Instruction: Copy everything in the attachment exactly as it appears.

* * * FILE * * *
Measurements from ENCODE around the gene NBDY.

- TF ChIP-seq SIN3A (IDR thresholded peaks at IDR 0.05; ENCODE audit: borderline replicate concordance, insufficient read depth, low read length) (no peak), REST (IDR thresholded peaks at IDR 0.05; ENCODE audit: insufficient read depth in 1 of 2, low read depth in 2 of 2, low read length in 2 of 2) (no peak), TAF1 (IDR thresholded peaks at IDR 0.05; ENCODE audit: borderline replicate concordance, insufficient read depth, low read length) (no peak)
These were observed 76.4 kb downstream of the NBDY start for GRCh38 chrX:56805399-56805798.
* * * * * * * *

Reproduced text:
Measurements from ENCODE around the gene NBDY.

- TF ChIP-seq SIN3A (IDR thresholded peaks at IDR 0.05; ENCODE audit: borderline replicate concordance, insufficient read depth, low read length) (no peak), REST (IDR thresholded peaks at IDR 0.05; ENCODE audit: insufficient read depth in 1 of 2, low read depth in 2 of 2, low read length in 2 of 2) (no peak), TAF1 (IDR thresholded peaks at IDR 0.05; ENCODE audit: borderline replicate concordance, insufficient read depth, low read length) (no peak)
These were observed 76.4 kb downstream of the NBDY start for GRCh38 chrX:56805399-56805798.